How to use Group By in SQL
What is the Group by Clause?
The GROUP BY clause is a SQL command that is used to group rows that have the same values.
The GROUP BY clause is used in the SELECT statement .Optionally it is used in conjunction with aggregate functions to produce summary reports from the database.
That's what it does, summarizing data from the database.
The queries that contain the GROUP BY clause are called grouped queries and only return a single row for every grouped item.
GROUP BY Syntax
Now that we know what the GROUP By clause is, let's look at the syntax for a basic group by query.
SELECT statements... GROUP BY column_name1[,column_name2,...] [HAVING condition];
- "SELECT statements..." is the standard SQL SELECT command query.
- "GROUP BY column_name1" is the clause that performs the grouping based on column_name1.
- "[,column_name2,...]" is optional; represents other column names when the grouping is done on more than one column.
- "[HAVING condition]" is optional; it is used to restrict the rows affected by the GROUP BY clause. It is similar to the WHERE clause.
Grouping using a Single Column
In order to help understand the effect of Group By clause, let's execute a simple query that returns all the gender entries from the members table.
SELECT `gender` FROM `members` ;
Suppose we want to get the unique values for genders. We can use a following query -
SELECT `gender` FROM `members` GROUP BY `gender`;
Executing the above script in MySQL workbench against the Myflixdb gives us the following results.
Note only two results have been returned. This is because we only have two gender types Male and Female. The GROUP BY clause grouped all the "Male" members together and returned only a single row for it. It did the same with the "Female" members.
Grouping using multiple columns
Suppose that we want to get a list of movie category_id and corresponding years in which they were released.
Let's observe the output of this simple query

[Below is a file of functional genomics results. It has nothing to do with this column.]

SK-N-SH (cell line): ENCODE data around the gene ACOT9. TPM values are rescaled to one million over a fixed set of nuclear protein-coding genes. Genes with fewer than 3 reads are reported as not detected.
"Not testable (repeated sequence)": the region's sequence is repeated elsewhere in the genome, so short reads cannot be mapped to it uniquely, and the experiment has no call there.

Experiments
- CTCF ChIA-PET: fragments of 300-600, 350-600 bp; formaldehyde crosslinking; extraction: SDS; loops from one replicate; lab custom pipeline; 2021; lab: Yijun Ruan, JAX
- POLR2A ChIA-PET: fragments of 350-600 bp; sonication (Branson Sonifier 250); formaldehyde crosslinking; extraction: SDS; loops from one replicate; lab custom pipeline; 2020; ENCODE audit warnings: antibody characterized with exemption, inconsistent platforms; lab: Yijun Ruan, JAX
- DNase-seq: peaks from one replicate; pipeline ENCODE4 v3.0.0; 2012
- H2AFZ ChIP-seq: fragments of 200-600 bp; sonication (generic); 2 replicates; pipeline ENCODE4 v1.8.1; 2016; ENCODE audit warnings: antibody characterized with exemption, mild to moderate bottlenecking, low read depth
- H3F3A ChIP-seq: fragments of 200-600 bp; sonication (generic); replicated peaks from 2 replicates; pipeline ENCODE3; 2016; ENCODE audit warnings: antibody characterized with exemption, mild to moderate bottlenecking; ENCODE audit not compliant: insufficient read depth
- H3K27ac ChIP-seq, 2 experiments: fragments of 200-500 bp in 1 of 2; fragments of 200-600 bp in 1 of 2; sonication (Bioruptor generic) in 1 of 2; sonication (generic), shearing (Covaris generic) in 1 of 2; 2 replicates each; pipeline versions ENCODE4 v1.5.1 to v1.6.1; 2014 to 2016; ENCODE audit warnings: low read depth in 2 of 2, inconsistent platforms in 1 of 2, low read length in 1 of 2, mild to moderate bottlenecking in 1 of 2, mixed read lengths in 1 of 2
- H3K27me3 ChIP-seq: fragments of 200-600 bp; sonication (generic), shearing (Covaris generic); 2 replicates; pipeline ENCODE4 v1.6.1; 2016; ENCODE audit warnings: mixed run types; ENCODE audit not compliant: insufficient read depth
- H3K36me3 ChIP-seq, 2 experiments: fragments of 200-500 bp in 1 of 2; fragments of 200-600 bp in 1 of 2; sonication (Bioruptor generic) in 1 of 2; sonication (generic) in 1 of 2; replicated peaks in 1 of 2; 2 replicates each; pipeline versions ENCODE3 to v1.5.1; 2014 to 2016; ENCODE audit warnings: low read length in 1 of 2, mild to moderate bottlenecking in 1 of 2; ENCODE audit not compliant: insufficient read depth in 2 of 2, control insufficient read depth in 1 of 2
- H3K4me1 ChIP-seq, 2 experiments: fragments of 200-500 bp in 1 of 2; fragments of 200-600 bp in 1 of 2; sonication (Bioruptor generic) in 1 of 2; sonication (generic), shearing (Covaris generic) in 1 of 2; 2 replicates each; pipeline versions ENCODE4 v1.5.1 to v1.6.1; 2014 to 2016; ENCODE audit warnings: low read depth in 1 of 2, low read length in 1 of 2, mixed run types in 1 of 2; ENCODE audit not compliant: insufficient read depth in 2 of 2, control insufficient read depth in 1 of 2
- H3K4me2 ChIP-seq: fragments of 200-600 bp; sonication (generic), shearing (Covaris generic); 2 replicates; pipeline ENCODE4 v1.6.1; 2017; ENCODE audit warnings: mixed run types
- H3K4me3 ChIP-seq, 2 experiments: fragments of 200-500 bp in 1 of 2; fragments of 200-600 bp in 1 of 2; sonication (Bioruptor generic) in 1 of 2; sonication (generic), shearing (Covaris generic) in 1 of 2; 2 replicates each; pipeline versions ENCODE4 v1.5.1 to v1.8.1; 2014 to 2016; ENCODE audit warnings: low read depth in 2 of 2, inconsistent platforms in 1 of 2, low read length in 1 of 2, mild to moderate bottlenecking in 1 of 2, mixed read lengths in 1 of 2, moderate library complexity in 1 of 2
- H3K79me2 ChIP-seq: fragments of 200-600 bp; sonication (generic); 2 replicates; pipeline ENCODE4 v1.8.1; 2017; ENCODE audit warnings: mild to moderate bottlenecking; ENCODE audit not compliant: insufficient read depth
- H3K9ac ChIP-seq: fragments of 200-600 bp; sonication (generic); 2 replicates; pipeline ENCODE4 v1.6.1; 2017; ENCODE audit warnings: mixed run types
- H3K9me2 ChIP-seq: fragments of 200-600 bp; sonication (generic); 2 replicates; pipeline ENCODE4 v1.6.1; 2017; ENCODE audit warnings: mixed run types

SELECT `category_id`,`year_released` FROM `movies` ;
The above result has many duplicates.
Let's execute the same query using group by -
SELECT `category_id`,`year_released` FROM `movies` GROUP BY `category_id`,`year_released`;
Executing the above script in MySQL workbench against the myflixdb gives us the following results shown below.
The GROUP BY clause operates on both the category id and year released to identify unique rows in our above example.
If the category id is the same but the year released is different, then a row is treated as a unique one .If the category id and the year released is the same for more than one row, then it's considered a duplicate and only one row is shown.
Grouping and aggregate functions
Suppose we want total number of males and females in our database. We can use the following script shown below to do that.
SELECT `gender`,COUNT(`membership_number`) FROM `members` GROUP BY `gender`;
Executing the above script in MySQL workbench against the myflixdb gives us the following results.
The results shown below are grouped by every unique gender value posted and the number of grouped rows is counted using the COUNT aggregate function.
Restricting query results using the HAVING clause
It's not always that we will want to perform groupings on all the data in a given table. There will be times when we will want to restrict our results to a certain given criteria. In such cases , we can use the HAVING clause
Suppose we want to know all the release years for movie category id 8. We would use the following script to achieve our results.
SELECT * FROM `movies` GROUP BY `category_id`,`year_released` HAVING `category_id` = 8;
Executing the above script in MySQL workbench against the Myflixdb gives us the following results shown below.
Note only movies with category id 8 have been affected by our GROUP BY clause.